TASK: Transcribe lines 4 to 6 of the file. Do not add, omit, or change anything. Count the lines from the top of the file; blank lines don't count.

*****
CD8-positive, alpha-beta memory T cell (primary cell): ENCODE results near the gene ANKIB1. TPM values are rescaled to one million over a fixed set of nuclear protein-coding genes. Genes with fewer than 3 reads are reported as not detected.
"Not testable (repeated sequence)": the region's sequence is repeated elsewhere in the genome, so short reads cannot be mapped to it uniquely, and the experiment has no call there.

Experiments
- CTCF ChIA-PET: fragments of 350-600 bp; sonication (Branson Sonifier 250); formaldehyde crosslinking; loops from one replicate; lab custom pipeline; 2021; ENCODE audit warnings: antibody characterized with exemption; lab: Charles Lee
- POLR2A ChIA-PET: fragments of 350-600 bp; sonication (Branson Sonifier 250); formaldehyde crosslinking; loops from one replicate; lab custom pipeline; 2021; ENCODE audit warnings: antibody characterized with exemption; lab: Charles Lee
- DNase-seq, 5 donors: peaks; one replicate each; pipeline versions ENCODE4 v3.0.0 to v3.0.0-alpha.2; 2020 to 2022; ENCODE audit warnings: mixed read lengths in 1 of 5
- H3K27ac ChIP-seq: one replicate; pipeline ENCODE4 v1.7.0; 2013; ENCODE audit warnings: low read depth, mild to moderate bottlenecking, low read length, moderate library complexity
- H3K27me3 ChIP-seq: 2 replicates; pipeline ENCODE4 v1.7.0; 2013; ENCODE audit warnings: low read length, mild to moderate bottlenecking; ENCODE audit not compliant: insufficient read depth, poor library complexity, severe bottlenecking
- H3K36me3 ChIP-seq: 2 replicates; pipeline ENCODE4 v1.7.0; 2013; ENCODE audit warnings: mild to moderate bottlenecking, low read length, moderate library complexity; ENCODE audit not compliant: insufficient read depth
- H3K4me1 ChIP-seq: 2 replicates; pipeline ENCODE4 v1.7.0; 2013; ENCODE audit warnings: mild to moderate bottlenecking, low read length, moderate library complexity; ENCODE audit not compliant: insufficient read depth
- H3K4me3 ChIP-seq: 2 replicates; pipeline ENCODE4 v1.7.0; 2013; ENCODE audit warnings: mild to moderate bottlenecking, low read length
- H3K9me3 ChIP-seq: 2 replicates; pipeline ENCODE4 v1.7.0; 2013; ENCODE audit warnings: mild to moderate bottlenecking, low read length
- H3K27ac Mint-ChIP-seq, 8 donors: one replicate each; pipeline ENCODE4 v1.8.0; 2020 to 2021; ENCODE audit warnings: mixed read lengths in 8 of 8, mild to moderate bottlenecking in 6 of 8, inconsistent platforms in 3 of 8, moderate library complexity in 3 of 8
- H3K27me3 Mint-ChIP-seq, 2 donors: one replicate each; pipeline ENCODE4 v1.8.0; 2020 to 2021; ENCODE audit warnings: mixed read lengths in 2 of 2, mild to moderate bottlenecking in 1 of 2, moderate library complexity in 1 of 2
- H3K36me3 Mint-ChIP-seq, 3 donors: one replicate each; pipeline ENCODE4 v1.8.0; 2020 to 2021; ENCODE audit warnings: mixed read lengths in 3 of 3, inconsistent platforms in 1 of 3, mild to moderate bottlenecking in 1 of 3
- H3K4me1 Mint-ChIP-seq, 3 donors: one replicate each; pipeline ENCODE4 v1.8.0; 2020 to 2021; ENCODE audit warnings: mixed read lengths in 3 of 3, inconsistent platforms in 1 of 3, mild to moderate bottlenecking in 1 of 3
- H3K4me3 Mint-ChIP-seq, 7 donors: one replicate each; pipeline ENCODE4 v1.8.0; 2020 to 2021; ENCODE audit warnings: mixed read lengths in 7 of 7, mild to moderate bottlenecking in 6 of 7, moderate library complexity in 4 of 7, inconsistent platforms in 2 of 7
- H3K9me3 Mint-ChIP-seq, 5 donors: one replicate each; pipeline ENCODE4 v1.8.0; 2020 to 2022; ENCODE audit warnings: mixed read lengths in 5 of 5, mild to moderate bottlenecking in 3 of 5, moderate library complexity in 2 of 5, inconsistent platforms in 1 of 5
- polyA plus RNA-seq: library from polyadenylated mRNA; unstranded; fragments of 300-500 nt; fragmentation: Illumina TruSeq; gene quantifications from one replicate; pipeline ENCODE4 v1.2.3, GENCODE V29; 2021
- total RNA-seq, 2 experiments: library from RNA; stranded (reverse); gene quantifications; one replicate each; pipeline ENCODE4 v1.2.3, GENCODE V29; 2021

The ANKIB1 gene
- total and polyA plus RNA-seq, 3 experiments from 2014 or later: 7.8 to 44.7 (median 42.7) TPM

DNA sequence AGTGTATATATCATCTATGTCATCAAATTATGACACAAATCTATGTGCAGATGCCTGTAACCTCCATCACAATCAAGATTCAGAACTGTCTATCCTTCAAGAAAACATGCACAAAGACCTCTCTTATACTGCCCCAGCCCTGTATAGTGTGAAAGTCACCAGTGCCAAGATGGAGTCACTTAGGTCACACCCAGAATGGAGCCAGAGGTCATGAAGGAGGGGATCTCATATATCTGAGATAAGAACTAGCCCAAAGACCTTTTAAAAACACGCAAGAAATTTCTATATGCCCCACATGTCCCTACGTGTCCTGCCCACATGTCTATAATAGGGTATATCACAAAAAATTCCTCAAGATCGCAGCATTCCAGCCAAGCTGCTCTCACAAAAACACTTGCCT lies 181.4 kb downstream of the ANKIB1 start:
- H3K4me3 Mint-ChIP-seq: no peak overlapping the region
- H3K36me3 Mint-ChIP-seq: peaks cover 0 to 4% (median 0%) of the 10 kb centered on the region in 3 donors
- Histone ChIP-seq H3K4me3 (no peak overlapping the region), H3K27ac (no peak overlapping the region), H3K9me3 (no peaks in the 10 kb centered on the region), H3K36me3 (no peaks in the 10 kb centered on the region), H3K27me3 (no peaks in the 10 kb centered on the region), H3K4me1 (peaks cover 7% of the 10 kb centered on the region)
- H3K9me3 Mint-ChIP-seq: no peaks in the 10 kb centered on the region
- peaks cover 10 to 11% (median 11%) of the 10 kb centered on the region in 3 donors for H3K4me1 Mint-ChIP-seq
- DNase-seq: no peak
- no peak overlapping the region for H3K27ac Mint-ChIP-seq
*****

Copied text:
- CTCF ChIA-PET: fragments of 350-600 bp; sonication (Branson Sonifier 250); formaldehyde crosslinking; loops from one replicate; lab custom pipeline; 2021; ENCODE audit warnings: antibody characterized with exemption; lab: Charles Lee
- POLR2A ChIA-PET: fragments of 350-600 bp; sonication (Branson Sonifier 250); formaldehyde crosslinking; loops from one replicate; lab custom pipeline; 2021; ENCODE audit warnings: antibody characterized with exemption; lab: Charles Lee
- DNase-seq, 5 donors: peaks; one replicate each; pipeline versions ENCODE4 v3.0.0 to v3.0.0-alpha.2; 2020 to 2022; ENCODE audit warnings: mixed read lengths in 1 of 5